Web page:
Review of the year: April to June

Review of the year: April to June

In the second part of our review of the year, we take a look at the big stories from April to June.


Hachette UK’s divisions began moving into the company’s new headquarters at Carmelite House on Victoria Embankment in London.

In another author move, Danielle Steel signed a 10-book contract with Pan Macmillan, leaving Transworld, which had published her books for 26 years.

Quercus revealed the fourth book in the late Stieg Larsson’s Millennium series would be called The Girl in the Spider’s Web. The book is authored by David Lagercrantz, and translated into English by George Goulding.

The print book market grew by 4% year-on-year over the first 12 weeks of 2015, posting its best first-quarter performance since 2012.

Supermarket Morrisons became a member of The Booksellers Association.

A survey of writers by authors Harry Bingham and Jane Friedman found that publishers need to communicate better with authors, pay them more, and utilise writers’ skills to market books. However, most writers would still choose to be published traditionally, rather than independently.

Ion Trewin, literary director of the Booker Prize Foundation, died after a cancer diagnosis. Jonathan Taylor, chair of trustees of the foundation, said Trewin would be “sadly missed not only by his many, many friends but also more widely in the literary world”. Just weeks before Martyn Goff, administrator of the Booker Prize Foundation, had died.

The London Book Fair’s new venue at Olympia got the thumbs up, although there was some dissatisfaction about the distance between the rights centre and the main hall, and the positioning of children’s publishers.

Karin Slaughter (second left, above, with, from left, HarperCollins' Brian Murray, Kate Elton and Charlie Redmayne) moved from Century to HarperCollins, which announced during the fair it was planning to ramp up its global publishing programme.

A study by Spread the Word said an “old monoculture still prevails” in publishing. 'Writing the Future: Black and Asian Writers and Publishers in the UK Market Place' said more needed to be done to diversify publishing.

All four members of staff at indie publisher Hesperus resigned from the company.


Gaby Wood was appointed as the new literary director of the Booker Prize Foundation, succeeding the late Ion Trewin.

A High Court order banned Hersperus from selling or distributing further copies of Jonas Jonasson’s The 100-Year-Old Man Who Climbed Out of the Window and Disappeared. The book was later acquired by Abacus.

Ruth Rendell died at the age of 85. Paying tribute to the author, Penguin Random House UK chair Gail Rebuck said was a “great writer, a campaigner for social justice, a proud mother and grandmother, a generous and loyal friend and probably the best-read person I have ever met”.

The European Commission announced an anti-trust competition investigation into the e-commerce sector in the European Union, as part of 16 initiatives on a digital single market.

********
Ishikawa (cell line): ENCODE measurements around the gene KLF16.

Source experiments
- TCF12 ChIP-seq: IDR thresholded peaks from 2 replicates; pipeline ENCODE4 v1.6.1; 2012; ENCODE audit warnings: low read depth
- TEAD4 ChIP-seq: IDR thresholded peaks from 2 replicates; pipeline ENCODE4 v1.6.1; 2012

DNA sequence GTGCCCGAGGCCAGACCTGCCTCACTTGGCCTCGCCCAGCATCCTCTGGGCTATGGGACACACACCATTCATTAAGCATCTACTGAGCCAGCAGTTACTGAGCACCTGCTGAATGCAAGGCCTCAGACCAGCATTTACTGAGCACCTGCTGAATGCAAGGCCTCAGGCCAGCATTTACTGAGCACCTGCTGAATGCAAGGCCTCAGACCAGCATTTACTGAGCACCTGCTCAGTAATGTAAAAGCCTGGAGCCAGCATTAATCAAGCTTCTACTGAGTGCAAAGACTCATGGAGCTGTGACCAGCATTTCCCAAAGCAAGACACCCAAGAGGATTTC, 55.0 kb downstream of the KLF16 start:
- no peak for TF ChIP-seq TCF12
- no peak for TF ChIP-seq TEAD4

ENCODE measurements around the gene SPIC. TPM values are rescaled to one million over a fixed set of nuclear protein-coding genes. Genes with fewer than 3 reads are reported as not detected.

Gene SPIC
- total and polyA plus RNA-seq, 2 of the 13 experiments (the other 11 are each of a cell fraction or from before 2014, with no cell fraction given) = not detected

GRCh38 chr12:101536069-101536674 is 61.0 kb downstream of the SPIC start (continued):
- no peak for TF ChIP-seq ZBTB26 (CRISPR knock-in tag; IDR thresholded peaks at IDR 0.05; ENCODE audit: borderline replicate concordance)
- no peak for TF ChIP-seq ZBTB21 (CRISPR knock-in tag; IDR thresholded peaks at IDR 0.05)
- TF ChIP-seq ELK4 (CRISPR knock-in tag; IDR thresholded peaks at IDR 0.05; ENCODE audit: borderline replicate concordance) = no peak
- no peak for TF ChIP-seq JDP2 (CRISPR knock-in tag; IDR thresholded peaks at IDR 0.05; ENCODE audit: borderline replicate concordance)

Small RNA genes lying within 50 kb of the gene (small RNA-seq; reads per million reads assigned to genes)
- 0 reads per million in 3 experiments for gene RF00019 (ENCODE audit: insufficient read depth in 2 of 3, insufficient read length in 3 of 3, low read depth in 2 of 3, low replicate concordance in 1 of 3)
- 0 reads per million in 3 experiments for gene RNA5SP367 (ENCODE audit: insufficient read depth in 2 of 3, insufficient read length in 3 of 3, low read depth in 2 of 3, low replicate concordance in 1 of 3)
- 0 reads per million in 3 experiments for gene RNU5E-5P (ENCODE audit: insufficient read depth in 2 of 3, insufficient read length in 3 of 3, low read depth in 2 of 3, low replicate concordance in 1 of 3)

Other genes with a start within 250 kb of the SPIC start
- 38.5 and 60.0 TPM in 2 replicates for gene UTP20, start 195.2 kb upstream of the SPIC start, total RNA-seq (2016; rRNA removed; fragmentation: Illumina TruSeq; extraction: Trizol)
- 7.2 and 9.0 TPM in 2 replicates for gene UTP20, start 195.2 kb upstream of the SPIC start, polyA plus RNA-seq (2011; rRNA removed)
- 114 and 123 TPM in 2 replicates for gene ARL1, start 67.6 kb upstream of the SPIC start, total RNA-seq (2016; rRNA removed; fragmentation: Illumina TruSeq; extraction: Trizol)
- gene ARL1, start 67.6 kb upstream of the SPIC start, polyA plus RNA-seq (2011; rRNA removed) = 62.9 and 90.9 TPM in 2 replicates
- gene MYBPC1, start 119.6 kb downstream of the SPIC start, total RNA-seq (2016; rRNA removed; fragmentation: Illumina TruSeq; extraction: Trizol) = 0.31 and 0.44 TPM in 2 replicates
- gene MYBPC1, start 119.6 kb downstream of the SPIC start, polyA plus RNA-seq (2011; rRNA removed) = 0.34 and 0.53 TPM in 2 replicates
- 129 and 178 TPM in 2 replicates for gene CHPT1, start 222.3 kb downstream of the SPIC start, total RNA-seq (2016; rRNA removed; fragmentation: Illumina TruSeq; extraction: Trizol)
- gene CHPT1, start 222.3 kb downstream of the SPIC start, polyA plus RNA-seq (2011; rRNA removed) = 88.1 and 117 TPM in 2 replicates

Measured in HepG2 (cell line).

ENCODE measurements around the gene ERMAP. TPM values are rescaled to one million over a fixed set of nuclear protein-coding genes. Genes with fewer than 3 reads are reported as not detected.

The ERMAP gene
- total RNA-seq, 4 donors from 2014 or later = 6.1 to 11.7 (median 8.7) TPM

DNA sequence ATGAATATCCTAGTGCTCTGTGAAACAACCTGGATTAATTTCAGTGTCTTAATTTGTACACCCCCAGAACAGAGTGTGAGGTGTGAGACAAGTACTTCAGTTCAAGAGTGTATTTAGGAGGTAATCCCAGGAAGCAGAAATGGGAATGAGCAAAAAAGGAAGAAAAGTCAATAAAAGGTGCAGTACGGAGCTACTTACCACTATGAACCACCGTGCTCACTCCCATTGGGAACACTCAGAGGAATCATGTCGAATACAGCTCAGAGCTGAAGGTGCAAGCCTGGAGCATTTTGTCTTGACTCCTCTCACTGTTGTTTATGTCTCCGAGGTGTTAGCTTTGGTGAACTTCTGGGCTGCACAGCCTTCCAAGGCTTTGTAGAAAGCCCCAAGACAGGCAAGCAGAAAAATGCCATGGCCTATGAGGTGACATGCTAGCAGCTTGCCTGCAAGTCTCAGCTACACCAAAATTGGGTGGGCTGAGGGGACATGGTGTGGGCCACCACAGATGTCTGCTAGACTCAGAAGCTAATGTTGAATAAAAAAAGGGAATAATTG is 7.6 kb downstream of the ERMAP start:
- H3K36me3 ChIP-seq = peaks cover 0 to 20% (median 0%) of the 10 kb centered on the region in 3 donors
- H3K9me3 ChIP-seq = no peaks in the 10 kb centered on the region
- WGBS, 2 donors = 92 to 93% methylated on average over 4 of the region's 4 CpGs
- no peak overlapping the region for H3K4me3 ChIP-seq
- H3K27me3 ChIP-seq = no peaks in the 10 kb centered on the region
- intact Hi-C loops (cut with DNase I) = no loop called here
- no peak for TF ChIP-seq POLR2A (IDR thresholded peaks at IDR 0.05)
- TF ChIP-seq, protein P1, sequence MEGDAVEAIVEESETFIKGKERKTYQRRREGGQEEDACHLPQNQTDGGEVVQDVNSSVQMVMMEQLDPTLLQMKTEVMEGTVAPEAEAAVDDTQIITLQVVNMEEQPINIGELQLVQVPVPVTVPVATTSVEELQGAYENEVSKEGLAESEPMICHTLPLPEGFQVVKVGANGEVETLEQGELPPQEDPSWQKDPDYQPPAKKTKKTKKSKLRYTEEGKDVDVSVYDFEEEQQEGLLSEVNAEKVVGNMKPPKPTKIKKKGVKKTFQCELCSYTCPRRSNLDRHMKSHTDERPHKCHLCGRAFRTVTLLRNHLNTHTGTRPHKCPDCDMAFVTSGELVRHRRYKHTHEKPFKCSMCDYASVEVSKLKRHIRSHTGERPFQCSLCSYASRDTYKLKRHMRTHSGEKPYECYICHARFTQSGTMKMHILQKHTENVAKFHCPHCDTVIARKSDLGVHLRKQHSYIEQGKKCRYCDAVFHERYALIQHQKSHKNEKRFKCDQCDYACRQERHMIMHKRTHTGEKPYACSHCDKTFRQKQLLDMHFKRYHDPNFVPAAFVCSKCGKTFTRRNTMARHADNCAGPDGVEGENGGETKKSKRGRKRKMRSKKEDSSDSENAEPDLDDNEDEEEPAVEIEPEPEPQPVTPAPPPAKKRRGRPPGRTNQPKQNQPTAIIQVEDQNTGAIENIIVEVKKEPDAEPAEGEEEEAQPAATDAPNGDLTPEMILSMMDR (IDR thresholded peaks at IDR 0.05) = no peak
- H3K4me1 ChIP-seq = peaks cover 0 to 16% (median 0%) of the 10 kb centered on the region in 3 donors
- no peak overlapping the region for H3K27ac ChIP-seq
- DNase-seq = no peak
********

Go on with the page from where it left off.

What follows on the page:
Oneworld appointed Sarah Odedina as children’s publisher, in charge of its new YA imprint Rock the Boat. Odedina would leave the company before the year was out.

The Sunday Times relaunched its Young Writer of the Year Award, with backing from literary agency Peters Fraser & Dunlop (PFD).

The Bookseller Industry Awards crowned 21 winners, with the top accolade, Publisher of the Year, being taken by Pan Macmillan. Pictured above is Pan Macmillan m.d. Anthony Forbes Watson giving his acceptance speech.

A major shake-up was announced at Orion, following c.e.o. David Young’s decision to retire at the end of 2015. In his second promotion of the year, David Shelley was announced as the new c.e.o. of the Hachette UK division. Katie Espiner was appointed as Orion m.d., Jon Wood as publisher, and Charlie King as Little, Brown m.d. There was no role in the organisation for Orion General m.d. Lisa Milton.

The Supreme Court overturned an injunction preventing the publication of James Rhodes’ memoir Instrumental (Canongate). Jamie Byng, c.e.o. of Canongate, said the ruling was a “vindication”.

Penguin Random House UK and Amazon got into a dispute over terms, although they came to an agreement within a few weeks.

It was announced that Watermark Books in King’s Cross, London, would shut. Manager Farah Taylor was later in the year appointed as the manager of the newly opened Alef Bookstores in Baker Street, London.


The month began with E L James announcing a new Fifty Shades novel, Grey (Arrow), telling the story of the first book in the series from the point of view of Christian Grey. The book was released the same month.

Ali Smith won the Baileys Women’s Prize for Fiction with How to be Both (Hamish Hamilton), becoming the 20th recipient of the award.

Author Kamila Shamsie called for a year of publishing women to help deal with the issue of the gender imbalance in publishing.

Pilots carried out into remote e-lending from libraries found that e-books accounted for less than 5% of library loans.

Chris Riddell (above, picture: Tom Pilston) was appointed as the new Waterstones Children’s Laureate. He plans to highlight the importance of illustration and visual literacy during his two-year term.

Jim Crace won the €100,000 International IMPAC Dublin Literary Award for Harvest (Picador), while the Carnegie Medal was won by Tanya Landman’s Buffalo Soldier (Walker Books) and the Kate Greenaway Award was won by William Grill for his picture book Shackleton’s Journey (Flying Eye).

Hachette UK bought business and personal development publisher Nicholas Brealey Publishing, which became an imprint of John Murray Publishing.

The UK celebrated Independent Bookshop Week with parties, awards and author visits.

See our review of January to March here.